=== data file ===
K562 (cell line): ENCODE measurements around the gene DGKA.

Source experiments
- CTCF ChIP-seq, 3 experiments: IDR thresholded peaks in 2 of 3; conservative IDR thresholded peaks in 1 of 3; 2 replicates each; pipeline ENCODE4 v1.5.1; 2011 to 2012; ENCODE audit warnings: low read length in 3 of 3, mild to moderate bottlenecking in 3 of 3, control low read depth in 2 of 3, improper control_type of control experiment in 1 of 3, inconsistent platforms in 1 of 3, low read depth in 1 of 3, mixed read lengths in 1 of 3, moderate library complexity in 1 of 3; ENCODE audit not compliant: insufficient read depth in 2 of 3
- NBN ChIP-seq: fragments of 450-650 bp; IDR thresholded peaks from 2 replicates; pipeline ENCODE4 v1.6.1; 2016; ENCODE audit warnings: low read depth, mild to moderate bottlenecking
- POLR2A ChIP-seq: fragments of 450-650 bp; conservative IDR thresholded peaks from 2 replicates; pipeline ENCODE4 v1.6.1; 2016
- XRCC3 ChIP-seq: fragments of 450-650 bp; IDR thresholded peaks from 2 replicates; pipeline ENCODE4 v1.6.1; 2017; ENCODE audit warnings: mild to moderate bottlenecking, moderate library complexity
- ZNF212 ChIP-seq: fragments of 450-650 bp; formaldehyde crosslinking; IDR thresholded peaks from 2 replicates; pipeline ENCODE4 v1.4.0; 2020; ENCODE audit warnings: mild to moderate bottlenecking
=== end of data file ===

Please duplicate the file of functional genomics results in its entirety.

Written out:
K562 (cell line): ENCODE measurements around the gene DGKA.

Source experiments
- CTCF ChIP-seq, 3 experiments: IDR thresholded peaks in 2 of 3; conservative IDR thresholded peaks in 1 of 3; 2 replicates each; pipeline ENCODE4 v1.5.1; 2011 to 2012; ENCODE audit warnings: low read length in 3 of 3, mild to moderate bottlenecking in 3 of 3, control low read depth in 2 of 3, improper control_type of control experiment in 1 of 3, inconsistent platforms in 1 of 3, low read depth in 1 of 3, mixed read lengths in 1 of 3, moderate library complexity in 1 of 3; ENCODE audit not compliant: insufficient read depth in 2 of 3
- NBN ChIP-seq: fragments of 450-650 bp; IDR thresholded peaks from 2 replicates; pipeline ENCODE4 v1.6.1; 2016; ENCODE audit warnings: low read depth, mild to moderate bottlenecking
- POLR2A ChIP-seq: fragments of 450-650 bp; conservative IDR thresholded peaks from 2 replicates; pipeline ENCODE4 v1.6.1; 2016
- XRCC3 ChIP-seq: fragments of 450-650 bp; IDR thresholded peaks from 2 replicates; pipeline ENCODE4 v1.6.1; 2017; ENCODE audit warnings: mild to moderate bottlenecking, moderate library complexity
- ZNF212 ChIP-seq: fragments of 450-650 bp; formaldehyde crosslinking; IDR thresholded peaks from 2 replicates; pipeline ENCODE4 v1.4.0; 2020; ENCODE audit warnings: mild to moderate bottlenecking